Objective: Some atlantoaxial rotatory fixations (AARFs) cannot be classified according to the Fielding and Hawkins classification. This study aimed to introduce a new subtype of AARF (type IIIa AARF) with a C1 anterior displacement >5 mm, but with one lateral mass being displaced anteriorly and another posteriorly.
Methods: Data from 10 cases of AARF with anterior C1 displacement of >5 mm were retrospectively reviewed. The exclusion criteria were as follows: 1) type I, II, or IV AARF according to the Fielding and Hawkins classification; 2) cases caused by trauma, tumor, or infection; 3) AARF with os odontoideum or odontoid fracture; and 4）age ≥18 years. Imaging features were analyzed. The atlanto-dental interval was measured to evaluate C1 anterior displacement.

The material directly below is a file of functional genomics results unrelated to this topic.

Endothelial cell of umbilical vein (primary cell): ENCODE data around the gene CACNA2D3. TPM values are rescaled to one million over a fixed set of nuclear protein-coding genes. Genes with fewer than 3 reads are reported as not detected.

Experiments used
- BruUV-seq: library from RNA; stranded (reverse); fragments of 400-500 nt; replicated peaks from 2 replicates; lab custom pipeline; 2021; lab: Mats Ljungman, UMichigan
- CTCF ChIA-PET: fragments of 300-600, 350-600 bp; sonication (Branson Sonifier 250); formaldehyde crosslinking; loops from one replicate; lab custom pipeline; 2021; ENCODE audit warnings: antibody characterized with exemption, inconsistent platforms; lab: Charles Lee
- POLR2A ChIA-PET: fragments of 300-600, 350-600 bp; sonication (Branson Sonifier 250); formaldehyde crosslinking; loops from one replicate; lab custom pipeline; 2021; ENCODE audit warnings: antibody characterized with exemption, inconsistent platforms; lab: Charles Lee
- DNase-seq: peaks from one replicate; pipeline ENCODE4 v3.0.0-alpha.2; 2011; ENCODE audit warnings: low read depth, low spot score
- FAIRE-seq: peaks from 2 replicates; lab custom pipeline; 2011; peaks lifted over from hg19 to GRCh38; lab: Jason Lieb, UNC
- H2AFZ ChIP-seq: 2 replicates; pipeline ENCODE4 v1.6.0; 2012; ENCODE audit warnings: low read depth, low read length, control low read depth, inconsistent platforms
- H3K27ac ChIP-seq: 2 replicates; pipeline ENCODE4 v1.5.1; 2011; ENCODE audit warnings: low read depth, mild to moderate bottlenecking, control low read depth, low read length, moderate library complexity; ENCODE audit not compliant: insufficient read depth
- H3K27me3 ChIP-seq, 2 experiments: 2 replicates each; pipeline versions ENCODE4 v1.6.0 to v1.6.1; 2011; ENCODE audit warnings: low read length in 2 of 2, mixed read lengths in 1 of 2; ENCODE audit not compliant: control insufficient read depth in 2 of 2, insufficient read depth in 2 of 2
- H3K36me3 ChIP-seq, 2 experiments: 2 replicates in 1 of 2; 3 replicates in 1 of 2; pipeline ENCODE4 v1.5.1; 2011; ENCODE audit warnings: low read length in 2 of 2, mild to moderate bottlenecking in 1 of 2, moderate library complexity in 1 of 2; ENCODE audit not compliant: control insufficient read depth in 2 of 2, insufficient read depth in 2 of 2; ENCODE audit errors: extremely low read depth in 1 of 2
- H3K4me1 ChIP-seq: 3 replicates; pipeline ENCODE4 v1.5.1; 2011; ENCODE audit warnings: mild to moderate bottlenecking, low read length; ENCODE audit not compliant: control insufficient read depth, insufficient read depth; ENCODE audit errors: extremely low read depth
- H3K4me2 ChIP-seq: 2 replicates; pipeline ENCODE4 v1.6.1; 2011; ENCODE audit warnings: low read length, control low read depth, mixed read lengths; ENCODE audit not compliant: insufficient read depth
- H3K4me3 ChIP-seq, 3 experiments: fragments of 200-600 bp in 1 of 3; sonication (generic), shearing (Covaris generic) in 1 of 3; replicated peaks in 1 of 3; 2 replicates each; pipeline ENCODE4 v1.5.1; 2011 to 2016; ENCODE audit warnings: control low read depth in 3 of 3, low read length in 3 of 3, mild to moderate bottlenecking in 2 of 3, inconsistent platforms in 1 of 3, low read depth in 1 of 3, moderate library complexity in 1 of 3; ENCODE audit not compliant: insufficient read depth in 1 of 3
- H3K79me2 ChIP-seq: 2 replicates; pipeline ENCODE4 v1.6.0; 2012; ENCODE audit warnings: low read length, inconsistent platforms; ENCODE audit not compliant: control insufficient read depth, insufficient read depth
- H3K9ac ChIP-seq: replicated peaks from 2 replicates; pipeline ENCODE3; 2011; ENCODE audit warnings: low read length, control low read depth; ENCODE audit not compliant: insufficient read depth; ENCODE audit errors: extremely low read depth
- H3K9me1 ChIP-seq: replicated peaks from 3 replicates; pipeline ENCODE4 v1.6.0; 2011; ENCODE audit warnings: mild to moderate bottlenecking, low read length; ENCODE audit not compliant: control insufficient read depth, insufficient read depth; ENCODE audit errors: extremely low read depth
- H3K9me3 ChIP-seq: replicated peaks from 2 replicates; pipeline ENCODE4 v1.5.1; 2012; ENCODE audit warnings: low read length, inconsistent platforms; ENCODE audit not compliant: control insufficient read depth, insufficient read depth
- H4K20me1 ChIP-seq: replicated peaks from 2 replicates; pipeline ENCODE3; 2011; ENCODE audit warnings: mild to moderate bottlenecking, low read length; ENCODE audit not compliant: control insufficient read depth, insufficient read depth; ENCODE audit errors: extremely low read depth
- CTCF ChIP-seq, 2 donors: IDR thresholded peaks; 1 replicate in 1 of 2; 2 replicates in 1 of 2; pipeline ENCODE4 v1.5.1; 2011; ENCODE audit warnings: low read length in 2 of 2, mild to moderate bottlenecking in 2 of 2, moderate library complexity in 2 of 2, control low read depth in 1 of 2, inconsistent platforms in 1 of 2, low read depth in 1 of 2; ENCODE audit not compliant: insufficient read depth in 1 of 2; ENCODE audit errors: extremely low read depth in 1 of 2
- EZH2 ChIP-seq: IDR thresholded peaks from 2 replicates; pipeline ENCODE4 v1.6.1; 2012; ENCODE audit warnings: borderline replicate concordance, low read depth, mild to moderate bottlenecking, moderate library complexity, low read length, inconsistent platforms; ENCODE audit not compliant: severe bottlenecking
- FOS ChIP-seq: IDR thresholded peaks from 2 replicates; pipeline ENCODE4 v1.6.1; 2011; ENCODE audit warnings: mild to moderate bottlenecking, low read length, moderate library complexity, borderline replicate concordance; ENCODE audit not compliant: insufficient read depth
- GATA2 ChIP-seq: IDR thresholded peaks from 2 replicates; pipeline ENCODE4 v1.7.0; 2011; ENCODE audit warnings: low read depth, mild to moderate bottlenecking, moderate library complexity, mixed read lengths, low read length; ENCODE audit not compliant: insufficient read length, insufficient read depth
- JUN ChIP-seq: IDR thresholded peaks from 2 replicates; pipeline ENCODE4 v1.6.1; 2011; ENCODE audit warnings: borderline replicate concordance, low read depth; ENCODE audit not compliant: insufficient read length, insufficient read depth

Results: Three cases that did not match type III AARF were classified under type IIIa AARF. They had the following common imaging features: 1) atlanto-dental interval of >5 mm, being similar to type III AARF; 2) one lateral mass of C1 displaced anteriorly and the other posteriorly (the most important feature distinguishing the type from type III AARF in which both C1 lateral masses displaced anteriorly); and 3) C1-C2 separation angle (mean 44.2 ± 2.9°) being larger than that in type III AARF.
Conclusions: AARF with anterior C1 displacement of >5 mm, but with one lateral mass displaced anteriorly and the other posteriorly, was defined as type IIIa AARF. It should not be confused with type III AARF because these 2 types differ in biomechanics and imaging parameters.
Keywords: Atlantoaxial rotatory dislocation; Atlantoaxial rotatory fixation; Atlantoaxial rotatory subluxation; Children; Classification; Transverse ligament.
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